What if Classical Music actually functioned as a business?

I am struck by a dichotomy this morning. Like many “classical” musicians of my generation I have a really strong interest in Rock, Jazz, World music, just about anything that strikes my fancy. You could call me part of the iPod generation that way. So I also study the business of the Other Side of Music. In today’s NYTimes is this very interesting article on 360 deals for rising bands. Suddenly my brain drifts into a fantasy —–

If Classical Music functioned more the way Rock/Pop music does maybe the huge management concerns would have to do something besides extort money out of orchestras for the appearance of their clients.

If….. maybe we would actually be encouraging living composers to write interesting musics instead of relegating said composers to the “overture” slot of a symphony concert.

If…… maybe our audiences would encompass more young folk interested in an experience rather than another concert of Overture (yawn!)/Concerto (yawn!!!)/Symphony (Zzzzzzzzzzzzzzzzzz……………..).

If…….. maybe young musicians who don’t neatly fit into the management poster boy/girl mode would have a chance of finding new audiences through good promotion and the use of modern technology.

If……. maybe the classical recording industry would be at the forefront of digital entertainment (I know, this one’s a stretch!).

I could go on but you get the idea. Now I do not consider this an easy way to simply reinvent the classical music world. There are many inherent problems with the idea of the classical world modeling the pop world. Do keep in mind that most of the bands in the pop world are trying to push their own music rather than, say, a new interpretation of the 4th quartet of Bela Bartok. The structure of classical music, with the conservatories, orchestras, management, and competitions that form 95% of how this business works, does not lend itself to change or dynamism. There are also a lot of people who have a vested interest in keeping this completely fakachta system the way it is, either for power, money, or sheer ego.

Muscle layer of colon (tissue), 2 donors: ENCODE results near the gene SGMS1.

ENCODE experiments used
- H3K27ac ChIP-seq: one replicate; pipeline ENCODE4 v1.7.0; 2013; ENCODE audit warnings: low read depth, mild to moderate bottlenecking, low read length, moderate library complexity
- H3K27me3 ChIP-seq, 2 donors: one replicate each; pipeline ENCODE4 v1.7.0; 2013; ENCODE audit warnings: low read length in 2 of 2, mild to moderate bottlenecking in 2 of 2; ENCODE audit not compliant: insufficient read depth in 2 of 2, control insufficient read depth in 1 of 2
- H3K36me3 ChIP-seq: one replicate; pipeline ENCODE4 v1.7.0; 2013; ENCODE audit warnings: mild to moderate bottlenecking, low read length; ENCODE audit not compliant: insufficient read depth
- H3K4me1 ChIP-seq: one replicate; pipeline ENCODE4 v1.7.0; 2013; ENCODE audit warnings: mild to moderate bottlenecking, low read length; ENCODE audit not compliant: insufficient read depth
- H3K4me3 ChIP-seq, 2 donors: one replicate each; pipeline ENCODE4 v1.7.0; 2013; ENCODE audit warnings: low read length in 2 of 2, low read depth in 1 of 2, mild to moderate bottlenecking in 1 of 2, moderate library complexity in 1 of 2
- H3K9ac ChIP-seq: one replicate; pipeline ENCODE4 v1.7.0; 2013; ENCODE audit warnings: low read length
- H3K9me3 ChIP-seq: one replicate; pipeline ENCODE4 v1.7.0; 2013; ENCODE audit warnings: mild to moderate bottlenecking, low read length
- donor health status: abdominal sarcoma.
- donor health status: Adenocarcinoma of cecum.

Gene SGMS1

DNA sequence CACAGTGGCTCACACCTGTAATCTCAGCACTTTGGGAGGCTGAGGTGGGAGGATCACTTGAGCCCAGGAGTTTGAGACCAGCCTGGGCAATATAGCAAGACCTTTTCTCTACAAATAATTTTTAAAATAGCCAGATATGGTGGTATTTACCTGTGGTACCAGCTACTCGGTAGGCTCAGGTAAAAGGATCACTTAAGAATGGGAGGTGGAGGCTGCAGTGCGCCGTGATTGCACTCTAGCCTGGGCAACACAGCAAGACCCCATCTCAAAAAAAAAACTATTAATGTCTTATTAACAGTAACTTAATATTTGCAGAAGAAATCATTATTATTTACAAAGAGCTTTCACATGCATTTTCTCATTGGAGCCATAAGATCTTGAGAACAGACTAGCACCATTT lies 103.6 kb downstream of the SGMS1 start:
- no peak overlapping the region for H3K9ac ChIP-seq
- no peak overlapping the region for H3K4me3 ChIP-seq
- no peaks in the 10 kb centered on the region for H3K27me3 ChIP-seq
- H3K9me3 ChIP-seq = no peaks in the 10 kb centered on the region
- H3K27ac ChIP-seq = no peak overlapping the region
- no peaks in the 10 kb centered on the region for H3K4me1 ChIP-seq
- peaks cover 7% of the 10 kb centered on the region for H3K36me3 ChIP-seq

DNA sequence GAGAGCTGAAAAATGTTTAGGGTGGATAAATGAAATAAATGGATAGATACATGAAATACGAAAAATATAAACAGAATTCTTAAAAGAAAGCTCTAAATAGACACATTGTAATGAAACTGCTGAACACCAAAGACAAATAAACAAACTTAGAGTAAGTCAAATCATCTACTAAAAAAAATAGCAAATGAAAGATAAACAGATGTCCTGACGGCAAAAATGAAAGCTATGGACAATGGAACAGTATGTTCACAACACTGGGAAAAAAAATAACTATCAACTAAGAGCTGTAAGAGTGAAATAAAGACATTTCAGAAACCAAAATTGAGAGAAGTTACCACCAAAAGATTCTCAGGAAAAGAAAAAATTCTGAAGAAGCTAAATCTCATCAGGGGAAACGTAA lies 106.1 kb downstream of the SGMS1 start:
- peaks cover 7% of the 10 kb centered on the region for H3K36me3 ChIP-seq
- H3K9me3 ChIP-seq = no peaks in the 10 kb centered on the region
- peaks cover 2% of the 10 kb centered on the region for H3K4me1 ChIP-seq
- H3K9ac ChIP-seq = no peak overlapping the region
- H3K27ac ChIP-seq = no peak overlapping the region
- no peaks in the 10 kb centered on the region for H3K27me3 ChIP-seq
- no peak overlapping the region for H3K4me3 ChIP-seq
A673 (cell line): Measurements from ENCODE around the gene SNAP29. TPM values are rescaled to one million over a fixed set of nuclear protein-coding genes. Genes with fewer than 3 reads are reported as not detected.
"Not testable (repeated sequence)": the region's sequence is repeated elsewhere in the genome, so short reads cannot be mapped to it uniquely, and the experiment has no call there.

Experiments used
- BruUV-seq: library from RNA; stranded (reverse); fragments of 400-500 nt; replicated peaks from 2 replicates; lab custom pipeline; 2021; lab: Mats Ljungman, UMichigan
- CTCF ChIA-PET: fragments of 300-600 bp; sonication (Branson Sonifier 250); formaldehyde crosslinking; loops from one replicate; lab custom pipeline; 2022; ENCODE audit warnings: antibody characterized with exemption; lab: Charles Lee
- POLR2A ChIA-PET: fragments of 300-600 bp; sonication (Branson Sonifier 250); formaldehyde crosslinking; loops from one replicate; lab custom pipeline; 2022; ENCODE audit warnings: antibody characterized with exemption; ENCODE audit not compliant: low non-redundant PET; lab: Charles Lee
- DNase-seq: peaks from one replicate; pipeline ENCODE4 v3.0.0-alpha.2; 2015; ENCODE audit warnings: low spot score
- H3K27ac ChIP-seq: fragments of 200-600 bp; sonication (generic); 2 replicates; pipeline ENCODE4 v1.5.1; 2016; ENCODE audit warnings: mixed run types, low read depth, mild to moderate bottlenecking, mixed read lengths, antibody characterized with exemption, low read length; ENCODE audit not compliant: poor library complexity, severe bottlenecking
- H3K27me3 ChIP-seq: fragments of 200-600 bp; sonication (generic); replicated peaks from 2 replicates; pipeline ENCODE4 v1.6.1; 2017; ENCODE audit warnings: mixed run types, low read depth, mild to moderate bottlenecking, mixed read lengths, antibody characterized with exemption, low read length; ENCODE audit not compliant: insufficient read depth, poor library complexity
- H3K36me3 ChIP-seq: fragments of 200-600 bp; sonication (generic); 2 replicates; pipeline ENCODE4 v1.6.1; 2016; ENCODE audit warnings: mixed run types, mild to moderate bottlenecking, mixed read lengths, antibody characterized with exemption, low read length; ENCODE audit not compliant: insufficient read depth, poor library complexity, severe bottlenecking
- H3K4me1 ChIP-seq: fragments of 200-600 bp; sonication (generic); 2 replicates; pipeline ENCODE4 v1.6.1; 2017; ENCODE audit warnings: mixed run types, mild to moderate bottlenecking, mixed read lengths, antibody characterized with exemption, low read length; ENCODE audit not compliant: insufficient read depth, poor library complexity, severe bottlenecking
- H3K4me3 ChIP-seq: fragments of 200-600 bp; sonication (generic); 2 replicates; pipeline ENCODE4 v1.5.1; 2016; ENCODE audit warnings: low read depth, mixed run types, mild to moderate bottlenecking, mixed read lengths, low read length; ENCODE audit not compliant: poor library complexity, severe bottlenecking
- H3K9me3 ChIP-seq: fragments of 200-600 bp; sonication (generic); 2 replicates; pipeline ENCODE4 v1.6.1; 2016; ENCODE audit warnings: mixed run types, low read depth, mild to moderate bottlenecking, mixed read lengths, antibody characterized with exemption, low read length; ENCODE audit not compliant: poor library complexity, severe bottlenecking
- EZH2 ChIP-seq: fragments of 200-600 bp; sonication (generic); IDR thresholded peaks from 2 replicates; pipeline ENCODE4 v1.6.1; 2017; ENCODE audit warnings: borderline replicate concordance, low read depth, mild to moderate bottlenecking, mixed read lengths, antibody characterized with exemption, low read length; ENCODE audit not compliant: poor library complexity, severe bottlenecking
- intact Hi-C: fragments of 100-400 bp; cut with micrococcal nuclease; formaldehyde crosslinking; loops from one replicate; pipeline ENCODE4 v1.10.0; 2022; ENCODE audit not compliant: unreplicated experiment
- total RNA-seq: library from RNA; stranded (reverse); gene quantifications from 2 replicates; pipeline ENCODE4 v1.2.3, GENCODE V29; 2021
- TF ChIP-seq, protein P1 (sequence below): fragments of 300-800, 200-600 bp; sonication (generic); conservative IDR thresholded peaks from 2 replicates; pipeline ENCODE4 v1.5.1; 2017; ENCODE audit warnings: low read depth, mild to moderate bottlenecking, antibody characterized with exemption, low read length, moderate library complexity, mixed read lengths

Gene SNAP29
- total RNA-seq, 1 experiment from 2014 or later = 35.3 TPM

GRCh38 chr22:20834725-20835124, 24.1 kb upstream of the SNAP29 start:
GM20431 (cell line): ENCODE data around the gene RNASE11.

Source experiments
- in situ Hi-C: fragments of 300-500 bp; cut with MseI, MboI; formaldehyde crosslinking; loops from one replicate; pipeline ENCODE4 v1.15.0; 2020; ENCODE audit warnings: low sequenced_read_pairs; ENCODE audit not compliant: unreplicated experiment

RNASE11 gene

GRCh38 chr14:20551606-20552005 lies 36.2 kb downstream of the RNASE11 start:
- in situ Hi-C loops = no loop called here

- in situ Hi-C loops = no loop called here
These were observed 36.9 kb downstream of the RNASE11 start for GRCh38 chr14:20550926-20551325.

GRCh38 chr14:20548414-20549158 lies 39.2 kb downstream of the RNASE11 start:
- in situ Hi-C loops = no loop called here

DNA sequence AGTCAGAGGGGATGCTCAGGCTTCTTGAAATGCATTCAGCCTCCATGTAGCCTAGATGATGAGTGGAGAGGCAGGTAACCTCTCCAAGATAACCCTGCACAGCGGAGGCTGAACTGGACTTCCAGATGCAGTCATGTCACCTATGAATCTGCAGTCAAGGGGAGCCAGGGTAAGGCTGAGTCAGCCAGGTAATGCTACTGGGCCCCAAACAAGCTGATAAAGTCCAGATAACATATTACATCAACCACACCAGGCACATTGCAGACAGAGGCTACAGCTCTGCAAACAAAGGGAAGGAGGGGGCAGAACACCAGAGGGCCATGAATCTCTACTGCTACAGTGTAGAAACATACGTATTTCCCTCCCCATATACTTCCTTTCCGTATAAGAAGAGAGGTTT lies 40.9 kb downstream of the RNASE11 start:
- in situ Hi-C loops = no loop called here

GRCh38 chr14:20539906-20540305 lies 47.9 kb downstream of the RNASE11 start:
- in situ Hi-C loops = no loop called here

But perhaps it is time for us to reconsider how the entire business is run. Should there not be an integrated system, similar to these 360 deals, where performers receive more extensive support for their careers? This would necessitate a complete rethinking of what a career in classical music is, as well as how to reach a much larger audience. Everything would be on the table – radio, TV, internet, CDs, etc. It would be about creating product and developing audiences, something this business is not very good at doing.

Could this happen in my lifetime? Possibly, but I doubt it. The Vested Interests would fight this idea like the very plague. Goodness, the business would have to change. Horrors! But I am encouraged by ensembles like Alarm Will Sound and eighthblackbird. Notice please that AWS refers to their performances as “events.” This shows an understanding of the world we live in today that is far and away beyond most of classical music. If the beautiful music we play is going to survive as more than an obscure niche in this increasingly digitalized world then we must embrace new models of how we do business. It would be a revolution in thinking but…..

Long Live the Revolution!

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